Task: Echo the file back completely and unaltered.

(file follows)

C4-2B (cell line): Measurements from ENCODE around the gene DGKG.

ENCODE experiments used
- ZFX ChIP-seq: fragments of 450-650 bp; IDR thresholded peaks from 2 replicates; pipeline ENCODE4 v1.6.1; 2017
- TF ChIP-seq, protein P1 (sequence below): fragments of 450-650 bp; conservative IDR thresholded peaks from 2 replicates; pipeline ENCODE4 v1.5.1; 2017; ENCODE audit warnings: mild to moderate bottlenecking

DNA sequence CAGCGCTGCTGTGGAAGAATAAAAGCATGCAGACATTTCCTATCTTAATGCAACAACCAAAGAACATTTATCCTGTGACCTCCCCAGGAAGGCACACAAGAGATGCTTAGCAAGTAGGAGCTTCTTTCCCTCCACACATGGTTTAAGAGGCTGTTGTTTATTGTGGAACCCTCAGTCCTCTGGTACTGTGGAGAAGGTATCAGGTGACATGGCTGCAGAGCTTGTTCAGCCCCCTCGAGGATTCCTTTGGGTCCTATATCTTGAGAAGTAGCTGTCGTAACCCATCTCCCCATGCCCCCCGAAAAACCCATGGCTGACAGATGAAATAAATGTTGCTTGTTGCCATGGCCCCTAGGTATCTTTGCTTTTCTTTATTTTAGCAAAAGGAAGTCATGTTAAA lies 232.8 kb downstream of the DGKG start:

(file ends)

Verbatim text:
C4-2B (cell line): Measurements from ENCODE around the gene DGKG.

ENCODE experiments used
- ZFX ChIP-seq: fragments of 450-650 bp; IDR thresholded peaks from 2 replicates; pipeline ENCODE4 v1.6.1; 2017
- TF ChIP-seq, protein P1 (sequence below): fragments of 450-650 bp; conservative IDR thresholded peaks from 2 replicates; pipeline ENCODE4 v1.5.1; 2017; ENCODE audit warnings: mild to moderate bottlenecking

DNA sequence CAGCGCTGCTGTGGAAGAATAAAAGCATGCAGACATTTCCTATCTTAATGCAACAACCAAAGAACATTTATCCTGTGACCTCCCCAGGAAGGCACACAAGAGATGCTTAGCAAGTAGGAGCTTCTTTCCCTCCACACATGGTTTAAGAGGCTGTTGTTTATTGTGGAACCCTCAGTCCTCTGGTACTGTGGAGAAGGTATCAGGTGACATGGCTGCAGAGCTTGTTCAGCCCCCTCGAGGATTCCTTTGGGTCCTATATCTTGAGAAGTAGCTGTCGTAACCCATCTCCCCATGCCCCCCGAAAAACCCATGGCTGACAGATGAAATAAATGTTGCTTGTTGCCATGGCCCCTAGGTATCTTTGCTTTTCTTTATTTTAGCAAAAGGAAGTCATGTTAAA lies 232.8 kb downstream of the DGKG start: